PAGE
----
Kenya schools shut over teachers' pay dispute
Public schools in Kenya have been shut by the government in response to a three-week teachers' strike.
A Kenyan court has ordered a pay rise of at least 50%, but the government is challenging this.
President Uhuru Kenyatta said that teachers are well paid already and a salary increase would damage government finances.
Teachers argue that a pay deal struck in 1997 has only been partially fulfilled.
But President Kenyatta disputed this, insisting that "the award has been settled in full".
There has been no teaching in public schools since the beginning of the month, as the teachers say the government should abide by the court's decision.
The government said last week that the move to close the schools was about protecting "children, staff, and... property" and to "allay the worries of parents".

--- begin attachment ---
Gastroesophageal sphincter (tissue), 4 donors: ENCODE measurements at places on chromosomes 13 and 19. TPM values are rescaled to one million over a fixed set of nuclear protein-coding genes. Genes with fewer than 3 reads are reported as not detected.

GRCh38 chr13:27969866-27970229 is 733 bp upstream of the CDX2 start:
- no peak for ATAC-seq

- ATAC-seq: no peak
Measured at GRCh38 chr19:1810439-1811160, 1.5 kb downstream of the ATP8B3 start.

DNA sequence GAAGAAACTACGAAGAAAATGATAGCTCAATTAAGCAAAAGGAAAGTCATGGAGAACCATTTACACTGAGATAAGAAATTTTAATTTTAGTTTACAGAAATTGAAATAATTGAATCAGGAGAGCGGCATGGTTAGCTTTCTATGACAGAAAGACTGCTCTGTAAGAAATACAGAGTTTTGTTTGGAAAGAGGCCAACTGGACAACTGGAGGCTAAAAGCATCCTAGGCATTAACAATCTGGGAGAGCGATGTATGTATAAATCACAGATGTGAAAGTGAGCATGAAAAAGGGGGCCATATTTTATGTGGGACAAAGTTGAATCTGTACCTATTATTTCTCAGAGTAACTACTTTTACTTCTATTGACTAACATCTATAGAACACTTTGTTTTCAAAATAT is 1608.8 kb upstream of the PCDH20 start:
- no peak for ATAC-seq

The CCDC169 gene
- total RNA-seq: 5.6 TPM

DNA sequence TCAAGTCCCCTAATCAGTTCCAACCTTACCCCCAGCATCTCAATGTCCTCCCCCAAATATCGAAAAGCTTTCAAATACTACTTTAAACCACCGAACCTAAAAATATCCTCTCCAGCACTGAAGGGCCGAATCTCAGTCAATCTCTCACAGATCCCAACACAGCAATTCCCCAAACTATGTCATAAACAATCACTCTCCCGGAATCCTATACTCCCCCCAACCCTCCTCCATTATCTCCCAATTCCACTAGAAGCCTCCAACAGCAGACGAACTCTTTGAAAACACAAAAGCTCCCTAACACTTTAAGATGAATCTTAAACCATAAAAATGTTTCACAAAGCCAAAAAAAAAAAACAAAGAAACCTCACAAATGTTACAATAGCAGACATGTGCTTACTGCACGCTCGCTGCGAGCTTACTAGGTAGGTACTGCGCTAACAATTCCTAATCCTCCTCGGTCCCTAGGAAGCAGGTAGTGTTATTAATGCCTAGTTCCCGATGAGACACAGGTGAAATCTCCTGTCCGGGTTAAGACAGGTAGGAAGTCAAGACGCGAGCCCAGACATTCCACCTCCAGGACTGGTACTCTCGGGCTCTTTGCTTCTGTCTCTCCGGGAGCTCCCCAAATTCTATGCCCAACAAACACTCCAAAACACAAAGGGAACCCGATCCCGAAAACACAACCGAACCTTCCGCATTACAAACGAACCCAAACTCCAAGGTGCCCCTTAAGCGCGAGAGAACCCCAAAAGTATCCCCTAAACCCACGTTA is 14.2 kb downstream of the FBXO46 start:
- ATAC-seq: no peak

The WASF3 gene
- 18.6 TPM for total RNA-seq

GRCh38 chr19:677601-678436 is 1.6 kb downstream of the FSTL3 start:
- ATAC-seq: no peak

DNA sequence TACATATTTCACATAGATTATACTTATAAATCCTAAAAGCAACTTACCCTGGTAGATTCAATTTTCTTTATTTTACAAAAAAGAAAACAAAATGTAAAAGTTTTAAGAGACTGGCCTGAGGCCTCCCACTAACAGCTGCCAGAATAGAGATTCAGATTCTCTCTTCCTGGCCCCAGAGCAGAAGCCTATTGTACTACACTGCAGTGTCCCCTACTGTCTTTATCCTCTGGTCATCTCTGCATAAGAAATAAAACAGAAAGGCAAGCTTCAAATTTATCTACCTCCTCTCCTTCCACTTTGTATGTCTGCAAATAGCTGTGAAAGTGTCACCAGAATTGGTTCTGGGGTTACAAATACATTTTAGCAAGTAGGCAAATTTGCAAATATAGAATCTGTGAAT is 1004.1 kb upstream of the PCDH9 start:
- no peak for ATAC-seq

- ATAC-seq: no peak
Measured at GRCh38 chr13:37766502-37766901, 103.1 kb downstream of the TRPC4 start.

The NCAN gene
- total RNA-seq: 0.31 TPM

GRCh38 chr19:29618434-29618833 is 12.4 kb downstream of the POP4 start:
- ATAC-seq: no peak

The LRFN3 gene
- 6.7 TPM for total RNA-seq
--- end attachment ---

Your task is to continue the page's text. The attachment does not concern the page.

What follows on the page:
There had been concerns that children were attending school without supervision.
The more than one million pupils who will sit public exams next month are allowed to go to school, but it is not clear if there will be staff available to teach them.
Private schools have also been told to shut but some have defied the order, reports the BBC's Odhiambo Joseph in Nairobi.
Pupil Joy Anyango is worried that the strike could affect her chances in next month's exams and told the BBC that pupils "really need to get back to school".
She said that the current situation is making her "stressed".
Hugholin Kimaro, who has been a teacher for more than 20 years, admitted that the strike is "very painful", but told the BBC that it is for a worthy cause.
He said that the problems in the education sector need to be sorted out "once and for all".